The Academic Resource Center (ARC) has been renovated and is ready to be filled with students once again.


Concordia University Ann Arbor’s Dr. Tori Negash, Director of the ARC, has given us an inside scoop about the renovation and what students can look forward to in the upcoming spring semester.

Made possible by Title III grant

The renovations have been envisioned by Negash since her first day on campus in 2018. Once declared recipient of the Strengthening Institutions Grant in fall 2019, the renovations were approved. Originally, the renovations were set to take place in the Summer of 2020, however due to COVID-19, plans were delayed and rescheduled for late fall 2020 and through January 2021. Altogether, the process took about 7-8 weeks to complete.

“The intention of the new ARC space, located in the Zimmermann Library, is to create a more welcoming, accessible, and updated space on our campus that can be designated for student learning and engagement,” said Negash, who shared that the space is also designed to address and eliminate the stigma surrounding the use of support services that prevent some students from seeking help.

Renovation specifics

From a new ceiling, to new lights, carpet, and paint, there have been many cosmetic upgrades made to the space. Additionally, the layout has been changed to better serve students. The ARC now has a large central study, lounge, and work area.

Off of the main space, you’ll find the Writing Center, a Testing Center with 3 private testing rooms, the Zimmerman Multipurpose Room (a small classroom, meeting, and study space), and the offices for the Academic Support Specialist Earl Schumake, and Director, Tori Negash. There are no longer glass doors that lead into the space, making it seamlessly transition into the rest of the library.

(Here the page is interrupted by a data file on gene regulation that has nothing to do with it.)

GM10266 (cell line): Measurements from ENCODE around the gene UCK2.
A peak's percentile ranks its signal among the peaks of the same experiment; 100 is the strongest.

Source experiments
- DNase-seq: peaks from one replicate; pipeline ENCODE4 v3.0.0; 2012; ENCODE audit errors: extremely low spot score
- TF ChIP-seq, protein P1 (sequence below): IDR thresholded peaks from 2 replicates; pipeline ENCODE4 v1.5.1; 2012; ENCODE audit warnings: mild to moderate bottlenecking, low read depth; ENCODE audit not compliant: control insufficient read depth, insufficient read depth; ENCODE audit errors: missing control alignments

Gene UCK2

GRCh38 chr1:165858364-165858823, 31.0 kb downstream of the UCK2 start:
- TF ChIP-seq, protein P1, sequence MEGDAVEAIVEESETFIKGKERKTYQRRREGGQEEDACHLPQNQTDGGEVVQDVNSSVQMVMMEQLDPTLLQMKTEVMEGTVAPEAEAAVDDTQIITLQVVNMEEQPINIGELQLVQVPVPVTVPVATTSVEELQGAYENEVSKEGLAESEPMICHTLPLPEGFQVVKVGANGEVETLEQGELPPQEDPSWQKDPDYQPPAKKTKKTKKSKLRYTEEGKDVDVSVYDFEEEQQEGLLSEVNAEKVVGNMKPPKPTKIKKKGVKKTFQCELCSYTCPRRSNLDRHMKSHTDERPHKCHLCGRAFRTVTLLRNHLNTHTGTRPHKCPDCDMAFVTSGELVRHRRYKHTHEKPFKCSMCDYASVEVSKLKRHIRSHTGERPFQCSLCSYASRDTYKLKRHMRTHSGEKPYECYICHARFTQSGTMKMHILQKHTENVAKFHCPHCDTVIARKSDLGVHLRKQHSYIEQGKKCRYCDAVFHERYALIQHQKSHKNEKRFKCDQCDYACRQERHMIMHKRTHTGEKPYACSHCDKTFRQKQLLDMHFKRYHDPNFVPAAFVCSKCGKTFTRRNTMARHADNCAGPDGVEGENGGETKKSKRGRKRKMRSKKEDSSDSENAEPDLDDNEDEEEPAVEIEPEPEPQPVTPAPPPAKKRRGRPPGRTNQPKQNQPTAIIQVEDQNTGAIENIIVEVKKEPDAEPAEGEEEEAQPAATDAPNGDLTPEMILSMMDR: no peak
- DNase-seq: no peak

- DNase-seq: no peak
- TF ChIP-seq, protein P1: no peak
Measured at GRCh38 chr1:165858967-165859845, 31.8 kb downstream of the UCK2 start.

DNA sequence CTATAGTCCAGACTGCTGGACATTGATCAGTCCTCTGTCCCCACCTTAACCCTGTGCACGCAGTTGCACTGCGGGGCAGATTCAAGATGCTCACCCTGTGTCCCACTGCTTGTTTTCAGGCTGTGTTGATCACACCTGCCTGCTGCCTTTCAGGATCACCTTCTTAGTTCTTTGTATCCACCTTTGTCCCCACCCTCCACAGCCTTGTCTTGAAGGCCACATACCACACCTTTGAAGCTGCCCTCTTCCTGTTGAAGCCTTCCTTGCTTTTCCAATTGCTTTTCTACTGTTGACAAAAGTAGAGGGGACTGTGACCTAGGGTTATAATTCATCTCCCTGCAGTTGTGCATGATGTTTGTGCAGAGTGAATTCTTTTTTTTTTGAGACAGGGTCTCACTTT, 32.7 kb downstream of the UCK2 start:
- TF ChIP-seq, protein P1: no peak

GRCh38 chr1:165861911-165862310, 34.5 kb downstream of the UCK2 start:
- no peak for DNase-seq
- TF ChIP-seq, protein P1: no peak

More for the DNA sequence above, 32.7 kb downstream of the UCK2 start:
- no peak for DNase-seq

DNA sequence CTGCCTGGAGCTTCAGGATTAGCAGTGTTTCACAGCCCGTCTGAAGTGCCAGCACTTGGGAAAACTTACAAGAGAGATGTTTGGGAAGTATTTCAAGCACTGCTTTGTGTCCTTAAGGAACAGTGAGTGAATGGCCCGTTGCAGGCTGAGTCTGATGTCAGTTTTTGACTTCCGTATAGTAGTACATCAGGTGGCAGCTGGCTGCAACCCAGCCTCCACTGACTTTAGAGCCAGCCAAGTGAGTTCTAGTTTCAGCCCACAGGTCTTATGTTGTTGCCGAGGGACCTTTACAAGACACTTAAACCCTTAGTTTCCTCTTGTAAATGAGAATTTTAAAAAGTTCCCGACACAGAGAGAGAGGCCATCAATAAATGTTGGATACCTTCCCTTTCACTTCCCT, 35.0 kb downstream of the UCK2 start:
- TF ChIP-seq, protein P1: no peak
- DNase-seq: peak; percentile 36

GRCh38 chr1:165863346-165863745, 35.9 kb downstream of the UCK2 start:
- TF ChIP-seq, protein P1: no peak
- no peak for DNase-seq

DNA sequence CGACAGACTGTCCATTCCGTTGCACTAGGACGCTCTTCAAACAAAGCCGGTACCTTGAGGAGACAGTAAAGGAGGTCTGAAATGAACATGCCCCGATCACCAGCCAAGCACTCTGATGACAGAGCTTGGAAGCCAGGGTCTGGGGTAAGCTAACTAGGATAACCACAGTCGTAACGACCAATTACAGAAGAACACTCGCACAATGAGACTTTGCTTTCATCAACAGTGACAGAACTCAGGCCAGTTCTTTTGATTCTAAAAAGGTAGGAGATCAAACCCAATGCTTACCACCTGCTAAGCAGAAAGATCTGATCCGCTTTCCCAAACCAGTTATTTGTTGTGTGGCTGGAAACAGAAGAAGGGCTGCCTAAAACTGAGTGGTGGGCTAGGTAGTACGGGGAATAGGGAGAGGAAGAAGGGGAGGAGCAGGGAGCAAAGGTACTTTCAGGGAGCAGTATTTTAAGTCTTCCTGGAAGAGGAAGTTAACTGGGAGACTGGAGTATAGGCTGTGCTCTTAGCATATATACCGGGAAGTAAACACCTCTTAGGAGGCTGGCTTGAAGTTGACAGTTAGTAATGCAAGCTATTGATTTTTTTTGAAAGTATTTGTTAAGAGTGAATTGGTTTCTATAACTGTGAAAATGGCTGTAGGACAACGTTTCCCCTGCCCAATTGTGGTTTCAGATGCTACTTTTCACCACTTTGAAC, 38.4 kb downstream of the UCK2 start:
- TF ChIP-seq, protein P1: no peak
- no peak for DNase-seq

Better serving students

These changes benefit students by allowing them to have more space for individual or group studying, along with easier access to tutoring and other academic support. The space was also designed with accessibility in mind, and should be easy to navigate for students who have physical or other disabilities. The Writing Center also now has its own designated space, and there are spaces available for faculty and staff to meet with students or to hold events.

“My favorite part of the renovation is that we removed the old Testing Center wall. The space is so large, open, and inviting now,” said Negash. “I would also say that the new ceiling, carpet, lighting, and paint really changes how the space looks.”

For all students, the spring 2021 semester will continue to be different than usual. Physical distancing must be maintained, so furniture has been placed with that in mind. There are also fewer seats available so as to maintain appropriate capacity limits in the space. However, students can look forward to expanded group study spaces, a dedicated Writing Center space, more room to spread out and work, an updated look and feel to the space, and—of course—a cup of coffee, tea, or hot chocolate courtesy of the ARC. 

Before and after photos

Here are some before and after images to showcase how much has changed! Come by and visit the ARC when you get back to campus to see the renovations for yourself.

Before

A before image of the multipurpose classroom
Former view to the left of the ARC when entering

After

Today, a view of the multipurpose classroom
Formerly the back room where the Writing Center was based now is home to the testing center, with three individual testing rooms.
Today, view to the left when entering the ARC
View of the ARC from the entrance of the space, now one large multi-use area.

— Allie Milot ('21) is a student writer majoring in digital media design. Questions or concerns related to this article may be directed to news@cuaa.edu.

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